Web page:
Written over roughly the space of a year The Wood Pigeons began as a 365 word story. The 261 chapters here represent the removal of words at a rate of roughly one per day. Part Droste effect the result is a narrative that is highly recursive yet just as varied too, leading finally and inevitably to nothing.
What this means is, if you can stand it, you can read from start to finish with some weird deja vu going on. Or dip in at different places for some major shifts in narrative.
Here's what David Berridge has to say about it - Is this an obsessive rumination upon a vanished bit of everyday? Do a writer’s revisions push a book to the edge of disappearing? Viewed as a whole its chapters reduce from prolixity to a single word, but from one chapter to the next what gets lost is concealed by narrative’s ability to patch up gaps, plus the typesetter’s arts, at work upon a fiction of C and D, sleep, a glass of wine, a pullover, on repeat. Does a novel decay to develop? Does each micro-adjustment of a novel's code re-figure protagonists, intoxicant on new terms? It spells the “hoo-hooing of the wood pigeons” as well as literature ever could.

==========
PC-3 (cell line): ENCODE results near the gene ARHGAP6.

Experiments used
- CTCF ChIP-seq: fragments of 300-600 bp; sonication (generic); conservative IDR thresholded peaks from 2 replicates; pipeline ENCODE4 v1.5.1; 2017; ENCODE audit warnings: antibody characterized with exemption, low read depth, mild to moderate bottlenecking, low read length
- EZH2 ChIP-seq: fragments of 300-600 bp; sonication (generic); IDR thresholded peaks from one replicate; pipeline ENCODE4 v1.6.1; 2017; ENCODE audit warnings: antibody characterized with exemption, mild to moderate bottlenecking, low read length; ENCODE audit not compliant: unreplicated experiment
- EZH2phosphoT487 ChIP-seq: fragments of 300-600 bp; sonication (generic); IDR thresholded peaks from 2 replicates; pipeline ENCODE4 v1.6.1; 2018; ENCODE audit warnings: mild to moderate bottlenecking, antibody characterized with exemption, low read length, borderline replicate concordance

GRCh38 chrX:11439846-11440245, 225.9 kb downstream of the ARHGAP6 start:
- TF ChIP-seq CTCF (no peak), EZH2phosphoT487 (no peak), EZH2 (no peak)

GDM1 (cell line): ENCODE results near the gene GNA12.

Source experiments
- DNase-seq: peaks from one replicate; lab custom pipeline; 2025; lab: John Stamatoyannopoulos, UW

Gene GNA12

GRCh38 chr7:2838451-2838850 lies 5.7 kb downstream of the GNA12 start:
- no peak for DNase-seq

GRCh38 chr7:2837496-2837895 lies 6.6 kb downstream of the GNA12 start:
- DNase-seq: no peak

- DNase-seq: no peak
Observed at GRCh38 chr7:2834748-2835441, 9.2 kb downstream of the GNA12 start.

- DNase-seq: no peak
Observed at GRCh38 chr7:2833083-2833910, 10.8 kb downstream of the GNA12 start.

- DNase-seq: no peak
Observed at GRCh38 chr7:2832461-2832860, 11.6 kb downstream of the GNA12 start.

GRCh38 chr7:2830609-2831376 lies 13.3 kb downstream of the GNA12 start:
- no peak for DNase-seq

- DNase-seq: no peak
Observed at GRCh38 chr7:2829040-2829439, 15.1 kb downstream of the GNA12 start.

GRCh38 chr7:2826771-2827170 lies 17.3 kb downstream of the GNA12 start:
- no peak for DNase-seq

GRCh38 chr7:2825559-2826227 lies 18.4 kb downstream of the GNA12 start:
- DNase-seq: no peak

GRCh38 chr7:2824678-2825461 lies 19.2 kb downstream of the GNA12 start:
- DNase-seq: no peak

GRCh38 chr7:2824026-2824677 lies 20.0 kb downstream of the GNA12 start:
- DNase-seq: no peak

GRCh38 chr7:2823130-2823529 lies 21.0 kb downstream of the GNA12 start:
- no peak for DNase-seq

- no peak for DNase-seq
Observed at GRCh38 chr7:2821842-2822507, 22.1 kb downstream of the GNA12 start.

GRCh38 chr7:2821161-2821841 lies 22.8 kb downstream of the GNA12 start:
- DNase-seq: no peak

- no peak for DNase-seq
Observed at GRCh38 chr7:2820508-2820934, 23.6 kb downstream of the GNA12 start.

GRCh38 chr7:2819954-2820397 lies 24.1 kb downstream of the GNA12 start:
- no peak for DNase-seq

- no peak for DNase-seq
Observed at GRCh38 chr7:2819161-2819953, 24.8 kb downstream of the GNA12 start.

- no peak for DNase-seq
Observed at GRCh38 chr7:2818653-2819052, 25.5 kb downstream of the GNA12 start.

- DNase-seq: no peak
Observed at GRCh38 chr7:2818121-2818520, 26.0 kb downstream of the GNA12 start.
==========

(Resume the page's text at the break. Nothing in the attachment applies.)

You can buy it from Dostoyevsky Wannabe here - https://www.dostoyevskywannabe.com/originals/the_wood_pigeons
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